Thursday, August 09, 2007

Prosecutors accuse Channel 4 of distorting footage of preachers

Police had been asked to investigate the Dispatches film "Undercover Mosque", made by Hardcash Productions, in January because of concerns that it contained scenes that may have stirred racial hatred.

Shot at a number of mosques across Britain, including the Green Lane Mosque in Birmingham, it featured a preacher apparently praising the Taliban for killing a British soldier.

By Jonathan Brown
Published: 09 August 2007

Channel 4 found itself engulfed in another row over an alleged fake programme last night after West Midlands Police complained to Ofcom about the editing of one of its documentaries.

Another was shown deriding homosexuals and non-believers. In its pre-broadcast publicity, Channel 4 described the programme as an extensive investigation revealing how a "chilling" message of "hatred and segregation" was being preached in UK mosques. But after viewing 56 hours of material, only a fraction of which made the final cut, a lawyer for the Crown Prosecution Service (CPS) claimed the editing process had "completely distorted" what speakers were saying and advised police to drop their criminal investigation.

The row comes amid an ongoing crisis of trust in British television after a string of scandals that has affected all the major terrestrial broadcasters.

Anil Patani, Assistant Chief Constable of the West Midlands, announced yesterday that the force was submitting a formal complaint to the television watchdog about the Dispatches programme.

The CPS's reviewing lawyer, Bethan David, said: "The splicing together of extracts from longer speeches appears to have completely distorted what the speakers were saying.

"The CPS has demonstrated it will not hesitate to prosecute those responsible for criminal incitement but, in this case, we have been dealing with a heavily edited programme, apparently taking out of context aspects of speeches which in their totality could never provide a realistic prospect of any convictions."

Dispatches' commissioning editor, Kevin Sutcliffe, denied any irregularities in the way the programme was made and said he was confident of defending the allegations should Ofcom choose to take them any further.

"West Midlands Police have made a very general allegation of unfairness against the programme and have produced no evidence to support their claims," he said. "We find it extraordinary they have gone public on these concerns without discussing them with us first."

Mr Sutcliffe went on: "We believe the comments made in the film speak for themselves. Several speakers were clearly shown making abhorrent and extreme comments... This was a thorough and detailed one-hour documentary, made over nine months, which allowed these comments to be seen in a fuller context."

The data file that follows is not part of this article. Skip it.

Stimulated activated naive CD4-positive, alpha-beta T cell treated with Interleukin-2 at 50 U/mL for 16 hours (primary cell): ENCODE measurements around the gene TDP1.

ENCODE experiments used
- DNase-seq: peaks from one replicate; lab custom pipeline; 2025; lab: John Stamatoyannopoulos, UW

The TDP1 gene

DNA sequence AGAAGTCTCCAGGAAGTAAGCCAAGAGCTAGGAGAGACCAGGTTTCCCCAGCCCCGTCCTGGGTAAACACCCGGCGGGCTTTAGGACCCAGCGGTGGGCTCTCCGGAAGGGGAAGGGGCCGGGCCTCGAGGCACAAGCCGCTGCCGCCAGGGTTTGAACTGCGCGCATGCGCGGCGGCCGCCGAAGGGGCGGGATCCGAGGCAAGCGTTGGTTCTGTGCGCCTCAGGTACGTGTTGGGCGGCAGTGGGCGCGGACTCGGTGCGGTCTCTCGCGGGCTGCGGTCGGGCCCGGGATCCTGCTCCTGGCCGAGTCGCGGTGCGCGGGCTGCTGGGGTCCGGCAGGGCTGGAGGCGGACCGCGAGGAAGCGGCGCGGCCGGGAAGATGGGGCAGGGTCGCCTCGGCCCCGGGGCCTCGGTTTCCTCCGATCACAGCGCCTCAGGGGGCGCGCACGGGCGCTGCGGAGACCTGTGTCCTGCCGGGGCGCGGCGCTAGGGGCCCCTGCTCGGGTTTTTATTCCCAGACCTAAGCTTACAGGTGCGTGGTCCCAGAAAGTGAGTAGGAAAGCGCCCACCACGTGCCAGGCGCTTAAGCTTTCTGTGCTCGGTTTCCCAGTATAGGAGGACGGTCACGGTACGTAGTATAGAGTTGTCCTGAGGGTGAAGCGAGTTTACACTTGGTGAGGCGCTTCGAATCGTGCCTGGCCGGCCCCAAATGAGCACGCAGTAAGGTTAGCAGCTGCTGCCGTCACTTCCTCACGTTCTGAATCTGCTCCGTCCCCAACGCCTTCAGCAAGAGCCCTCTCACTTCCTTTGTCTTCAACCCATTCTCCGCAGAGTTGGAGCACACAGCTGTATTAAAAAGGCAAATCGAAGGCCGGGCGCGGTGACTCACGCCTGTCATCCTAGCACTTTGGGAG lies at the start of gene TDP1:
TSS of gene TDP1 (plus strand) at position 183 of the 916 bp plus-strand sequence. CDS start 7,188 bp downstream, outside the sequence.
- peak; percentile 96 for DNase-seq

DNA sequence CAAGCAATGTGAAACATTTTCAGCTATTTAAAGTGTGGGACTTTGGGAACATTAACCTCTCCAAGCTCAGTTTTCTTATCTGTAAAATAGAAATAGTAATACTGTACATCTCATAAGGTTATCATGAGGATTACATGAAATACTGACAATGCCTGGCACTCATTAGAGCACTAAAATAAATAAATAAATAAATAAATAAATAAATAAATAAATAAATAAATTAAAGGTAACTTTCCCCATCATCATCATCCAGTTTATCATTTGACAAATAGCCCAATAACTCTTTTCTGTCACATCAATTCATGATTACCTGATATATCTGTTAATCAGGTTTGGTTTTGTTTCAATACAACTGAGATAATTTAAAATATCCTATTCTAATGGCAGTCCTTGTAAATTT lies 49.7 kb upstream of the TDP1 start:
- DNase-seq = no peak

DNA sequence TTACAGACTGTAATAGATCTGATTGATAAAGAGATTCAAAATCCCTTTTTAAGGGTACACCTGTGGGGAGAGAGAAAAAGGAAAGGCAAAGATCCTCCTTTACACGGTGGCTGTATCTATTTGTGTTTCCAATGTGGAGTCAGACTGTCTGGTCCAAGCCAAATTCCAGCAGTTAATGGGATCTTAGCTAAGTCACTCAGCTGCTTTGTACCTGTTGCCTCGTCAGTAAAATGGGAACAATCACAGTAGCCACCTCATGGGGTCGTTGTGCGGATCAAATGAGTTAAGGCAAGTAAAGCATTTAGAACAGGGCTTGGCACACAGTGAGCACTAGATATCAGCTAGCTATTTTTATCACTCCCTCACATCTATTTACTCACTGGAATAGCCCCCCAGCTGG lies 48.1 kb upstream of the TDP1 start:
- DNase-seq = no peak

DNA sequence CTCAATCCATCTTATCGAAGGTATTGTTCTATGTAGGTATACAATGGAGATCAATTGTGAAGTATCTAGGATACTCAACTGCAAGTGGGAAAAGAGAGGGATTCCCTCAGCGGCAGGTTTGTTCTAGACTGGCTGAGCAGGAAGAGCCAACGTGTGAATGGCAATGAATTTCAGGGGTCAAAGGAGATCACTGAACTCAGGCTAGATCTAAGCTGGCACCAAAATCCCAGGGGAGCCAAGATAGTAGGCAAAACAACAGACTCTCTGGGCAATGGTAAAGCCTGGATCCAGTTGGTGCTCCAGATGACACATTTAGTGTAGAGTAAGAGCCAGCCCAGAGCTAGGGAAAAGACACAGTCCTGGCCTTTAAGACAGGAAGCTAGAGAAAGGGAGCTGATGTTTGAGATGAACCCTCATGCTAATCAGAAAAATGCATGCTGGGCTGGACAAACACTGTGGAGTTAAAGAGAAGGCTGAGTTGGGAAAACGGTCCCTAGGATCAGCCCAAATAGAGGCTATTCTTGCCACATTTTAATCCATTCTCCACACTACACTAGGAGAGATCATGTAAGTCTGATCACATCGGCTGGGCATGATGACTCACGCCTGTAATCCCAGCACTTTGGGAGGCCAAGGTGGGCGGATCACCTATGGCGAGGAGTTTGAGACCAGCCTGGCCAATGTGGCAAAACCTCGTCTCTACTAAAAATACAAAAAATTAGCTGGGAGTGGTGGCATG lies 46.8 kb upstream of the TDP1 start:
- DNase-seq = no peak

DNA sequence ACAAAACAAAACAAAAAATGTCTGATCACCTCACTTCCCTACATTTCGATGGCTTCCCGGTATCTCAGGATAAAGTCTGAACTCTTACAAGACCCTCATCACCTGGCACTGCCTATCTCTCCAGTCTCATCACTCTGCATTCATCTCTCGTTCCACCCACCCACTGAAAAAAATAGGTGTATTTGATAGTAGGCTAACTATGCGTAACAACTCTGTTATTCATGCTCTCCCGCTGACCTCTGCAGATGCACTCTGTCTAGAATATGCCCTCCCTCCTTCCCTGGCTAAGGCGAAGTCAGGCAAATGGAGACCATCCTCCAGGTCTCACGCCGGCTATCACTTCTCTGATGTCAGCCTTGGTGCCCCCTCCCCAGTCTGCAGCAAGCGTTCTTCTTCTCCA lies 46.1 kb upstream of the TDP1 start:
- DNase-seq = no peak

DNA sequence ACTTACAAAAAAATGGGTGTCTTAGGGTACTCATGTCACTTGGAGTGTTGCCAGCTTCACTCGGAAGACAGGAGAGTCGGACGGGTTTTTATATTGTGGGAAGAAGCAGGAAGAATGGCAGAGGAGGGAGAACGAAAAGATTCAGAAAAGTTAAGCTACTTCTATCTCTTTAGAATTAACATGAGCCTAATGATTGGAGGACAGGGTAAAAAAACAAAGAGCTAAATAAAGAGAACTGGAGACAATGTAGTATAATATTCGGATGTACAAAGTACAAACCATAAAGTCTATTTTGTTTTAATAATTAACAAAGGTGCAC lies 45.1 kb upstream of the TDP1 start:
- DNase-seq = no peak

The Metropolitan Police are looking into another edition of Dispatches broadcast on Monday night. "Britain Under Attack" explored the roots of Islamic extremism in the UK. In it, a man referred to as Abu Muhammed, his face disguised by a scarf, told British Muslims that they were "in a state of war" and that the bombings of 7 July were "justified".

A Met spokesman said they were assessing the content to determine if any offences had been disclosed

1 comment:

  1. The Crown Prosecution Service is right to scrutinize a documentary produced by Hardcash Productions for Channel Four.

    Some irresponsible elements in the media retain their favourite fringe fanatics on the oxygen mask of publicity when it accords them undeserved and unjustifiable attention on prime time without which the rantagogues are far feeble than a fish without water.

    If opinions are not solicited by the networks for a few weeks those loudmouths who survive on soundbites with no following will be reduced to their actual size - trivial, insignificant and unworthy.

    A responsible media does not ask an arsonist for instructions on a fire safety video or a paedophile to advice on safe neighbourhoods.

    Does Channel Four (Undercover Mosque) really need to give a platform on news and documentary programs to fringe elements driven by either xenophobia or zealotry? Do certain sections of media purposely seek rant-bites to attract viewers' attention?

    The media has a clear choice when venturing to inform viewers on delicate but important matters.

    Ask any scholar, student or observer of Islamic Studies if they ever saw any contribution by Abu Izzedin or Anjum Chaudary in a mainstream publication. Check Index Islamicus or participation list of academic conferences in US, al-Azhar,Aligarh University India or Islamia College in Pakistan. No recognized and credible forum ever invites their views.

    Hence, there is no wisdom in bringing people on the media who are unwilling and unable to offer a way out of dilemmas that we encounter and the consequences that we face?

    By giving undue coverage to extremist expression, we will make the real issues hostage to militancy and mulishness.

    Why then marginal, disbalanced and unrepresentative people with irrational and irresponsible views are much sought after for their views in TV documentaries? This certainly goes against the principles of fair representation, consistency, evenhandedness and the right to objective reporting.